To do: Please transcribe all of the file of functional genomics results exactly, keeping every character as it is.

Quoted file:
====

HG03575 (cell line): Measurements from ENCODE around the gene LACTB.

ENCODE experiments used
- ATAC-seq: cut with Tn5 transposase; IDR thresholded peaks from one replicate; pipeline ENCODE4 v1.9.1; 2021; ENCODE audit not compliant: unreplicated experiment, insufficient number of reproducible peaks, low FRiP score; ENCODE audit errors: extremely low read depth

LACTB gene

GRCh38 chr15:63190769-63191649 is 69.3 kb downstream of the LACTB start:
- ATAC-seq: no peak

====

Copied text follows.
HG03575 (cell line): Measurements from ENCODE around the gene LACTB.

ENCODE experiments used
- ATAC-seq: cut with Tn5 transposase; IDR thresholded peaks from one replicate; pipeline ENCODE4 v1.9.1; 2021; ENCODE audit not compliant: unreplicated experiment, insufficient number of reproducible peaks, low FRiP score; ENCODE audit errors: extremely low read depth

LACTB gene

GRCh38 chr15:63190769-63191649 is 69.3 kb downstream of the LACTB start:
- ATAC-seq: no peak